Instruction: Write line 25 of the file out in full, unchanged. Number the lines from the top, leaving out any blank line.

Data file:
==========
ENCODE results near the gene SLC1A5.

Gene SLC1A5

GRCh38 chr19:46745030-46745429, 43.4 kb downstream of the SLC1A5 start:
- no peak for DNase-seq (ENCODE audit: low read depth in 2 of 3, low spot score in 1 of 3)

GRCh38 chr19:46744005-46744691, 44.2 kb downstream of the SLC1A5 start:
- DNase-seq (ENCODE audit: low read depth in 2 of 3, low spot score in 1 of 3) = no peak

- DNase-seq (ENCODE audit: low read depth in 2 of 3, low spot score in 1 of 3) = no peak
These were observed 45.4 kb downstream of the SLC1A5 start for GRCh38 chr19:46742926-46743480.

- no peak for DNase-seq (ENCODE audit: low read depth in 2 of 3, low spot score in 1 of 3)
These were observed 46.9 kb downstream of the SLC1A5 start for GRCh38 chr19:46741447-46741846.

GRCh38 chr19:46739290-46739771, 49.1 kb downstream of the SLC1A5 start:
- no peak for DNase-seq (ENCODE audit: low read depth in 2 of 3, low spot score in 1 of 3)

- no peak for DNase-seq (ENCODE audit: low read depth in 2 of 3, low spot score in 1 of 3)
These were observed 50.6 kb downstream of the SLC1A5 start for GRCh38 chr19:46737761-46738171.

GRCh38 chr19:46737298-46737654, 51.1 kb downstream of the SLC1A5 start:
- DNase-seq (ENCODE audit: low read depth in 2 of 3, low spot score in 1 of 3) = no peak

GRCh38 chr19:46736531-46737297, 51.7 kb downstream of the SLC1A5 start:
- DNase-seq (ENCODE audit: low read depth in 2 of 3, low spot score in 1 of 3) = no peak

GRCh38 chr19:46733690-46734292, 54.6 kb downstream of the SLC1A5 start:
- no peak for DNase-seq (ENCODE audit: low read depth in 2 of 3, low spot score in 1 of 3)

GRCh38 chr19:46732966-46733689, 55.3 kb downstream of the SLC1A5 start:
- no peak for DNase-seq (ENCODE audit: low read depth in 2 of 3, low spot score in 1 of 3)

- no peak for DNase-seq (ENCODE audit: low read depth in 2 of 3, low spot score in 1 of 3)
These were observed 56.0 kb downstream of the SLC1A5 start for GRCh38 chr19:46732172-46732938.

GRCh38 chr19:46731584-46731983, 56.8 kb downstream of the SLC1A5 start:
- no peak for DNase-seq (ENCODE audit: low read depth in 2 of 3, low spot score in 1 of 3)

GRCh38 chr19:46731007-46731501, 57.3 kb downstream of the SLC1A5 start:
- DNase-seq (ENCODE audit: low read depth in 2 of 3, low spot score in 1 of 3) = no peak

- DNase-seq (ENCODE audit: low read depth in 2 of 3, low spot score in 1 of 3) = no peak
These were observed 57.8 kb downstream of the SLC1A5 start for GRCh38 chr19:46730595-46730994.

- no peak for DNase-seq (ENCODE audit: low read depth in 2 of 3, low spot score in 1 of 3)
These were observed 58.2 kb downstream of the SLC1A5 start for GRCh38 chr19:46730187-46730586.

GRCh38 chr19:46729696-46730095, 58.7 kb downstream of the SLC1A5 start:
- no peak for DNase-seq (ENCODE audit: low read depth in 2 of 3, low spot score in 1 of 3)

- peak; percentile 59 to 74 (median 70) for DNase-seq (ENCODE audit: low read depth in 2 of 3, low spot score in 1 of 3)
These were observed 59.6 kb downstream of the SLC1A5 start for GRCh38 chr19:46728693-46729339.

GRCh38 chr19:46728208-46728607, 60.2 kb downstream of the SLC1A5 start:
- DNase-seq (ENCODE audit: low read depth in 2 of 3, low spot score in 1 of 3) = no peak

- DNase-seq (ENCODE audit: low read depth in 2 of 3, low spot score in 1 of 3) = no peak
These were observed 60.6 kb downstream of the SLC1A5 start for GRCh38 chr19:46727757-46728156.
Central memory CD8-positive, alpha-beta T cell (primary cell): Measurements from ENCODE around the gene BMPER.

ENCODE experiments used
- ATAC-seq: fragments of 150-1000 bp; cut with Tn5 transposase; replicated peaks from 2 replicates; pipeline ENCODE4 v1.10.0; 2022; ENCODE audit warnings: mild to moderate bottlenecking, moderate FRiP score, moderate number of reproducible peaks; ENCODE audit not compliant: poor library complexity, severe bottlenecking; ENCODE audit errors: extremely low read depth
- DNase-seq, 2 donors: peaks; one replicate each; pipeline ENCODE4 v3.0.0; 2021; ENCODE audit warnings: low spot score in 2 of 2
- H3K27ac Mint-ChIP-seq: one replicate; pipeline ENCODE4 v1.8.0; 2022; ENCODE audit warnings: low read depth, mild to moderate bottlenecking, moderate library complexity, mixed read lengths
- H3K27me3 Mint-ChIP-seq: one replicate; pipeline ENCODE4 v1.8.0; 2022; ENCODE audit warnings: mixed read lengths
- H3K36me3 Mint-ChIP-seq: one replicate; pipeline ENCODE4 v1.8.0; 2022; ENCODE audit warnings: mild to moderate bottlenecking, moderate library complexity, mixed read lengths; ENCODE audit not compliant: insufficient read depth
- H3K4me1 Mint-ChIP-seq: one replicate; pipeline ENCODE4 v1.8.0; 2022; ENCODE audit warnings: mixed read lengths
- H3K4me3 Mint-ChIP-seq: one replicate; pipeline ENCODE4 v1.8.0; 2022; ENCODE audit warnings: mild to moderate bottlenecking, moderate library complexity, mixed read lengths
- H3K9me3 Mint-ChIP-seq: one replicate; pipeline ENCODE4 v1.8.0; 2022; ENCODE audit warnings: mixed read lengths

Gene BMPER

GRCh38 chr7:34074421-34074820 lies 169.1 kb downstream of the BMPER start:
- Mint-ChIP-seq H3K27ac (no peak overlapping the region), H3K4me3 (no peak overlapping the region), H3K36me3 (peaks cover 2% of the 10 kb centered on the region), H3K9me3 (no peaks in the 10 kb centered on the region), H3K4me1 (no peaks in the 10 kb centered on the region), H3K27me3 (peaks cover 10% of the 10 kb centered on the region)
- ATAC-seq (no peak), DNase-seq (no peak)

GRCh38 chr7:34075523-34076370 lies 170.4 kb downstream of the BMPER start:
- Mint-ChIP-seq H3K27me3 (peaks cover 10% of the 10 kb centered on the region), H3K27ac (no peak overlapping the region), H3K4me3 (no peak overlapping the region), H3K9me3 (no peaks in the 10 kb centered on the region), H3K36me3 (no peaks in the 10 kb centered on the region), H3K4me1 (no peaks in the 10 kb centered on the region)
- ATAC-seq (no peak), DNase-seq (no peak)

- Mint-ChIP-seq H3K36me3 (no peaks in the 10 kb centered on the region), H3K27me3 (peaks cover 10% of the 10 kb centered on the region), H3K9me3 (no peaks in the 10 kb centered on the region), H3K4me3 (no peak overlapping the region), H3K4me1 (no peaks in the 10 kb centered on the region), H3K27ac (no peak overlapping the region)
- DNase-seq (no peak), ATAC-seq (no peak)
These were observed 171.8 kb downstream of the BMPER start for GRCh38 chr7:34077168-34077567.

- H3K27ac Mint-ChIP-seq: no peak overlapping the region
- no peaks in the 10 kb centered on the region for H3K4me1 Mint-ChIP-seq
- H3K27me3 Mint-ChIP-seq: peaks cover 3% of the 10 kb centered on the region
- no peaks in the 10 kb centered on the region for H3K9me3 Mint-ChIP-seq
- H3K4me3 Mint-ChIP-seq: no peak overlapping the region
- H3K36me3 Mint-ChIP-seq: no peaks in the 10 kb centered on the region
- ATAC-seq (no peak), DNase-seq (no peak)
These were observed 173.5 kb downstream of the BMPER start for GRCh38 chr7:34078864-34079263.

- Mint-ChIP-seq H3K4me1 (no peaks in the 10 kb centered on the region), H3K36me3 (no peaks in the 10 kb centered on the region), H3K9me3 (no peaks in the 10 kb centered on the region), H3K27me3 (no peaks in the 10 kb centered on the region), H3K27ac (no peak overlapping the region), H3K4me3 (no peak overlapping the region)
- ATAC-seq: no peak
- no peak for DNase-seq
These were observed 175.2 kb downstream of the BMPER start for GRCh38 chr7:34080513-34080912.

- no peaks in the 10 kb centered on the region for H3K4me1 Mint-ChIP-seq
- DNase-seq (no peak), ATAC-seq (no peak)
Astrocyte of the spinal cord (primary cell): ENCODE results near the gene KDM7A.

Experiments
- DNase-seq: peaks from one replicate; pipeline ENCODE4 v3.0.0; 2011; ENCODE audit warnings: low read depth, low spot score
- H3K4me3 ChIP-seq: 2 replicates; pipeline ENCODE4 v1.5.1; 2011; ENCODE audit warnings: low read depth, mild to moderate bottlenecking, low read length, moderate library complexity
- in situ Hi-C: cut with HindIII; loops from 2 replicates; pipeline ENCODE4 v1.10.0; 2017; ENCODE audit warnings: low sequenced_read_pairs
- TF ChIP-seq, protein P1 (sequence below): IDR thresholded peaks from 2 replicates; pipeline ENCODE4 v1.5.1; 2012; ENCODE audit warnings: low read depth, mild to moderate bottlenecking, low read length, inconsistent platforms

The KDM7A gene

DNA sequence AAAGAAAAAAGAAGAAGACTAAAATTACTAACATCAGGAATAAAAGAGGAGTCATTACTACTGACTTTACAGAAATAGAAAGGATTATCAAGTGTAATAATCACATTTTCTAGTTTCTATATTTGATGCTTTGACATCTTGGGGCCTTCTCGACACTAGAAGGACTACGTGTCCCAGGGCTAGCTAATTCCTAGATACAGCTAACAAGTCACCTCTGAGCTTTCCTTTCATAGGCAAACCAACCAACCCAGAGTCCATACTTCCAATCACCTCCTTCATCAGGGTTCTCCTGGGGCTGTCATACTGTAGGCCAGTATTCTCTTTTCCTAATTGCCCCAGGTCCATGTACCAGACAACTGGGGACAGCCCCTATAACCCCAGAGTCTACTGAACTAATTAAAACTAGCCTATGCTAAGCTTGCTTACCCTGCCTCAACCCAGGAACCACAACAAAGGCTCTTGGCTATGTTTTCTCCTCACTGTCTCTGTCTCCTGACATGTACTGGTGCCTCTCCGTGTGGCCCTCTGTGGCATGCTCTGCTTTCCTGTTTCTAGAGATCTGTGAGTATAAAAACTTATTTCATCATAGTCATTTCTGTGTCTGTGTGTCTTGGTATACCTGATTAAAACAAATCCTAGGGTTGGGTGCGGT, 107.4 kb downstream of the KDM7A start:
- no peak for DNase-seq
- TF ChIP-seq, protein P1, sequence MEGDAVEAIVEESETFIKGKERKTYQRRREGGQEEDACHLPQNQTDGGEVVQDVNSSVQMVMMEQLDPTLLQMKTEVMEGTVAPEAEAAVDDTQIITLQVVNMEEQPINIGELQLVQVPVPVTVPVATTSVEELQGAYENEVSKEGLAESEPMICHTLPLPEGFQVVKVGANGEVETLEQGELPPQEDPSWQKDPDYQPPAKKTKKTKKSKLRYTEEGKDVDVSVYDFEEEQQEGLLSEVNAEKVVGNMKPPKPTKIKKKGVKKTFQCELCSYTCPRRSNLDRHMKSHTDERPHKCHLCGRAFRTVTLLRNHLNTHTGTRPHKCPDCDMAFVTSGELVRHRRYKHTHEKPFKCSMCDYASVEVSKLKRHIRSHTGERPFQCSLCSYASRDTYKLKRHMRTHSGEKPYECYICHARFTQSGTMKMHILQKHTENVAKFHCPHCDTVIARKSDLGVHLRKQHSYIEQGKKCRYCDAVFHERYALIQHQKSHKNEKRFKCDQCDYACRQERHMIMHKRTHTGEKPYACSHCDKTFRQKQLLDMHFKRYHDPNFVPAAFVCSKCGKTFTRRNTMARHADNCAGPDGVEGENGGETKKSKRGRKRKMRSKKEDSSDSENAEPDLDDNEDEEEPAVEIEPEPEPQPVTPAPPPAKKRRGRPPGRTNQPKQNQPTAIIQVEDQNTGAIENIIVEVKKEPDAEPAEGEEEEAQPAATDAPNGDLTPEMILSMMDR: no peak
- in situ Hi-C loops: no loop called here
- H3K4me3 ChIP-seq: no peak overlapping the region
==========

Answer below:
GRCh38 chr19:46731584-46731983, 56.8 kb downstream of the SLC1A5 start: